You might not think often about how your air conditioner operates, but it depends on refrigerant to keep your home fresh. This refrigerant is subject to environmental rules, as it contains chemicals.
Depending on when your air conditioner was added to your home, it may need R-22, R-410A or R-32 refrigerant. We’ll discuss the differences and which air conditioner refrigerants are being phased out in Lincoln, as well as how these phaseouts affect you.
What’s R-22 and Why Is It No Longer Being Made?
If your air conditioner was installed before 2010, it probably has Freon®. You can find out if your air conditioner has it by calling us at 402-438-7992. You can also examine the name plate on your air conditioner condenser, which is located outside your home. This sticker will have info on what kind of refrigerant your AC has.
Freon, which is also called R-22, includes chlorine. Scientists consider this chemical to be harmful to the earth’s ozone layer and one that leads to global warming. The Environmental Protection Agency, which governs refrigerants in the United States, banned its creation and import in January 2020.
Should I Replace My R-22 Air Conditioner?
It varies. If your air conditioning is running properly, you can continue to use it. With routine air conditioner maintenance, you can expect your system to operate around 15–20 years. However, the Department of Energy reports that replacing a 10-year-old air conditioner could save you 20–40% on annual cooling costs!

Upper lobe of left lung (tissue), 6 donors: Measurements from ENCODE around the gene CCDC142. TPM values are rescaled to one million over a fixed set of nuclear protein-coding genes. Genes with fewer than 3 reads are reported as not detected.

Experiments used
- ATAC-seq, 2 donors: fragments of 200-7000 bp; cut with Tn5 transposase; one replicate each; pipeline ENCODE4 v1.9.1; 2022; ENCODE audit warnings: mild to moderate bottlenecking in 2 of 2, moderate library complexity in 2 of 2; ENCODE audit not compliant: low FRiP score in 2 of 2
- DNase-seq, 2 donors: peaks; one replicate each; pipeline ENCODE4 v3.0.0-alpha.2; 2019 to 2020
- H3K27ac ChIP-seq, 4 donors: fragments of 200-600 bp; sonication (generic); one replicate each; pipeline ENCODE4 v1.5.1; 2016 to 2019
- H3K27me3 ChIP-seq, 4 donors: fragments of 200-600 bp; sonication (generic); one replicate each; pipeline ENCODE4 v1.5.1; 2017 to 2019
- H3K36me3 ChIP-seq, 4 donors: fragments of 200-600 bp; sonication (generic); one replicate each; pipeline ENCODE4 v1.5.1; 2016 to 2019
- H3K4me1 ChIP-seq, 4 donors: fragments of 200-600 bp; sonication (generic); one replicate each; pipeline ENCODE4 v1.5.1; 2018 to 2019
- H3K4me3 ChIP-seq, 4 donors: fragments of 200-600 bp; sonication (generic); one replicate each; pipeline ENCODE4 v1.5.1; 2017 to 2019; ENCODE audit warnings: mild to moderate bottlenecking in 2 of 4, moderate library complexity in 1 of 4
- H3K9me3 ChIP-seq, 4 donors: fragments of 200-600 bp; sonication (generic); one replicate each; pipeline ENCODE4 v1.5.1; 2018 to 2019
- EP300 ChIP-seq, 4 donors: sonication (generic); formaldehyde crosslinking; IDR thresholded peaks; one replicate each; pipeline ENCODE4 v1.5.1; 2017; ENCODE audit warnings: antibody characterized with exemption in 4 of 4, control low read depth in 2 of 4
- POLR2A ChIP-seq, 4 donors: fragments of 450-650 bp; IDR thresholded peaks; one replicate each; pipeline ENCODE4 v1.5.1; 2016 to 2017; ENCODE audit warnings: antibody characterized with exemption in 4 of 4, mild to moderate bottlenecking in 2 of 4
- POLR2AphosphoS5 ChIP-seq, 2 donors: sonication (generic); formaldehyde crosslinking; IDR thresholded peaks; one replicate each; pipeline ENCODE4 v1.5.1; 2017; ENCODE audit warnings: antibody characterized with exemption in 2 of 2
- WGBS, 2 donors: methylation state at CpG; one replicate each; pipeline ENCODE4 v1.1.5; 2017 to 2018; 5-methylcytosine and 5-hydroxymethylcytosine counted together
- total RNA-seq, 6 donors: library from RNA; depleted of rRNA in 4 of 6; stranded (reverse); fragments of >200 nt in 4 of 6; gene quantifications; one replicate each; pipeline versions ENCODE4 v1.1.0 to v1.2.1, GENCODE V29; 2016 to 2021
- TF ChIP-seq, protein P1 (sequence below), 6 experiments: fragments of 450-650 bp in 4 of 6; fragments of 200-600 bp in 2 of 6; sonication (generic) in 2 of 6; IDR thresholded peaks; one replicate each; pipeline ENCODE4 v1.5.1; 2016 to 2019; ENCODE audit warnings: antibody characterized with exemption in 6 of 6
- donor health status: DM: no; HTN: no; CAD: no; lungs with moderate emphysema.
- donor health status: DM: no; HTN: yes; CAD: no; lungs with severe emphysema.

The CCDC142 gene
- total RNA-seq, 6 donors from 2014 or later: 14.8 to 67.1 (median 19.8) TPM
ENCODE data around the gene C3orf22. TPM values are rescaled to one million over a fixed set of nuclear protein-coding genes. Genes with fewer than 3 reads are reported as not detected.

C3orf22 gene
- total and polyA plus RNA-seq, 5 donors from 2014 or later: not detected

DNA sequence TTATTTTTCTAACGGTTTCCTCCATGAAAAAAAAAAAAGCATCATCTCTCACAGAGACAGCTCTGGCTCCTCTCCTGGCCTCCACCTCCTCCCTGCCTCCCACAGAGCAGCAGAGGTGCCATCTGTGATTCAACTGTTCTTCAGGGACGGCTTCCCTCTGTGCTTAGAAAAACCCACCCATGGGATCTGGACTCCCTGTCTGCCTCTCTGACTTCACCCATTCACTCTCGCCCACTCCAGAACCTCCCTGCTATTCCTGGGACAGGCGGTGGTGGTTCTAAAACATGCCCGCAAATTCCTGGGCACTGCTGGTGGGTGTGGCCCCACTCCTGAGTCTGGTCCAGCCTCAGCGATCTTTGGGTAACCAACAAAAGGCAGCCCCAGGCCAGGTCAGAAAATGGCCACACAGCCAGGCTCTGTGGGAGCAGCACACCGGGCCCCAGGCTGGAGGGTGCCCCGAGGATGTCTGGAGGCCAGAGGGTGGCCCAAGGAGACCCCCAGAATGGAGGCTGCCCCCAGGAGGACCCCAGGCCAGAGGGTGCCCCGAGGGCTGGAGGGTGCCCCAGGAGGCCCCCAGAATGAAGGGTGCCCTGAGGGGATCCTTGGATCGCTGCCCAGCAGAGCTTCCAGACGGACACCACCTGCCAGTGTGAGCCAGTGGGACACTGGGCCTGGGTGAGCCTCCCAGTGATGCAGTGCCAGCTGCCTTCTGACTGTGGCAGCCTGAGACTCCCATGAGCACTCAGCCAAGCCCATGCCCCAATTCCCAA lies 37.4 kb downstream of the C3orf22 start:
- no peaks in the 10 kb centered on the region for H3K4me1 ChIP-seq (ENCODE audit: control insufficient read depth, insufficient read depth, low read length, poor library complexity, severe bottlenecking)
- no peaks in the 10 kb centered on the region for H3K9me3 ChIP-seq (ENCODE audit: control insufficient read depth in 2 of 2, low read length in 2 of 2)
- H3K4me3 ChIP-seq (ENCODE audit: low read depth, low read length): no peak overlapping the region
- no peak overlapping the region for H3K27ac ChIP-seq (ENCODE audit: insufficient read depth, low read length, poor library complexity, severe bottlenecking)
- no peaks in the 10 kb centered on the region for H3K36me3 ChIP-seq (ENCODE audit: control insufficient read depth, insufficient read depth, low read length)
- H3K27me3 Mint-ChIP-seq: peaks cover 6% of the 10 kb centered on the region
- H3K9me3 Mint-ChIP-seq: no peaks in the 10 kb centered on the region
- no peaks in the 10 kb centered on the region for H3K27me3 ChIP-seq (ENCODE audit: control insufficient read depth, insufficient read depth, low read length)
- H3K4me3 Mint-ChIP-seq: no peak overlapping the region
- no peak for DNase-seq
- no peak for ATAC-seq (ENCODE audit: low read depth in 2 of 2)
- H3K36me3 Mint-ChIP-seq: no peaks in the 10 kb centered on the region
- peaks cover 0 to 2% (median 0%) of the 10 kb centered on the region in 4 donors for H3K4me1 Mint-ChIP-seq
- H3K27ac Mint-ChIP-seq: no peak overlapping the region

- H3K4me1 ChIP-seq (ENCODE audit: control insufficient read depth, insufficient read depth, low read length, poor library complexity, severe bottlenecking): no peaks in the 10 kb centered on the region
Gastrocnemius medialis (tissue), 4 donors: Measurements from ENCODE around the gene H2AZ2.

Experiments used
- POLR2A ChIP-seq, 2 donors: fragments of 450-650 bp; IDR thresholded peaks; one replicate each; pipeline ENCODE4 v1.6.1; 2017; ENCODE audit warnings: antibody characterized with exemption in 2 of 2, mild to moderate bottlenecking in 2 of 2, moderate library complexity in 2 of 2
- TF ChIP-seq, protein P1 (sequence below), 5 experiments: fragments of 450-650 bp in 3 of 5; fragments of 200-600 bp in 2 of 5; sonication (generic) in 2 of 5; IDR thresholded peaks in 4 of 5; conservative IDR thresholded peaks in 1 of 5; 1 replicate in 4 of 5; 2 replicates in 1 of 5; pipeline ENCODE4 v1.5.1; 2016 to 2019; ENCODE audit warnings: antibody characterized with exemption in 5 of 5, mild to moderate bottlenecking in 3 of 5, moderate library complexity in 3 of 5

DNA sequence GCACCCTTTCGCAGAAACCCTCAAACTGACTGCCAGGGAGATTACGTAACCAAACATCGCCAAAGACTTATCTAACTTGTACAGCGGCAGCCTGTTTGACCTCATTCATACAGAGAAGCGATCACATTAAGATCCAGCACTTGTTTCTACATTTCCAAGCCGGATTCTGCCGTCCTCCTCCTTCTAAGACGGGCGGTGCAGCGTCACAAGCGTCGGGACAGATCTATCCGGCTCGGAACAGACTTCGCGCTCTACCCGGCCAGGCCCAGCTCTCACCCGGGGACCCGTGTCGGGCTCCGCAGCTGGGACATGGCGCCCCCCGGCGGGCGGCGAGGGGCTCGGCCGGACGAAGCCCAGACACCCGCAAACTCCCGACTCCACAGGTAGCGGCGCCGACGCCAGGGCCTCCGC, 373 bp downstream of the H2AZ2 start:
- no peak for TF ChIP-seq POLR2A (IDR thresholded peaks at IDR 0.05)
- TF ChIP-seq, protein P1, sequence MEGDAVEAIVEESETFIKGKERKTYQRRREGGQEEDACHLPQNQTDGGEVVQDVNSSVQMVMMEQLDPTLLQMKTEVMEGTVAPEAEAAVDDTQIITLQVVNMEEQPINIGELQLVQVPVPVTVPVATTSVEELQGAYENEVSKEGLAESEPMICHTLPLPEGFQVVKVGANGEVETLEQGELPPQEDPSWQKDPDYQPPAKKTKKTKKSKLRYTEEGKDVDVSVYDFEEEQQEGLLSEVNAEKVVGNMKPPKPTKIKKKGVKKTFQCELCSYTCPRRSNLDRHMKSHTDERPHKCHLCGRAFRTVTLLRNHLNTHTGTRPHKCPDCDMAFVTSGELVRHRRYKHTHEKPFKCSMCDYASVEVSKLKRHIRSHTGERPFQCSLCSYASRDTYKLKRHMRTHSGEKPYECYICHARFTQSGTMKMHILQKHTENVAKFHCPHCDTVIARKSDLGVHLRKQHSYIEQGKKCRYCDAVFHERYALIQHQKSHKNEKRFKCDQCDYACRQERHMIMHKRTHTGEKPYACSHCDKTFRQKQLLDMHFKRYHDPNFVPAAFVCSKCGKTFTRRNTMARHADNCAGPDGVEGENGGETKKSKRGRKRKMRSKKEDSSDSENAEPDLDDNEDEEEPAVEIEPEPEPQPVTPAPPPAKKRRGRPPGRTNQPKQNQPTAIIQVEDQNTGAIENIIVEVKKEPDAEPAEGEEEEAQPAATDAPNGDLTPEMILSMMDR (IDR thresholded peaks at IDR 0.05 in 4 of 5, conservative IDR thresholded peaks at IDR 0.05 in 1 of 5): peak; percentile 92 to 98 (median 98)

If you don’t get a new air conditioner, it might lead to a problem if you have to have air conditioning repair in the future, specifically for refrigerant. Repairs can be pricier, since only reduced levels of recycled and reclaimed R-22 is on hand.
With the end of R-22, many new air conditioners now rely on Puron®. Also referred to as R-410A, this refrigerant was made to keep the ozone layer strong. Since it needs a varying pressure level, it isn’t compatible with air conditioners that need R-22 for cooling.
However, Puron still has the likelihood to lead to global warming. As a consequence, it could also ultimately be ended. Although it hasn’t been disclosed yet for residential air conditioners, it’s likely sometime this decade.
What Refrigerant Will Replace R-410A?
In preparation of the discontinuation, some brands have started using R-32 in new air conditioners. This refrigerant rates low for global warming possibility—about one-third less than R-410A. And it also reduces energy use by approximately 10%, according to the Intergovernmental Panel on Climate Change’s Fourth Assessment Report. That’s savings that might be sent on to you through your energy expenses.
AW Heating & Air Conditioning Can Provide Support with All Your Air Conditioning Needs
In short, the changes to air conditioner refrigerant probably won’t impact you greatly until you require repairs. But as we talked about beforehand, refrigerant-related repairs might be more costly because of the low quantities that are accessible.
In addition to that, your air conditioner typically stops working at the worst time, often on the hottest day when we’re receiving many other appointments for AC repair.
If your air conditioner uses an outdated refrigerant or is aging, we advise installing a new, energy-efficient air conditioner. This ensures a stress-free summer and may even lower your cooling expenses, especially if you choose an ENERGY STAR®-rated model. Plus, AW Heating & Air Conditioning has many financing options to make your new air conditioner even more affordable. Contact us at 402-438-7992 to start right away with a free estimate.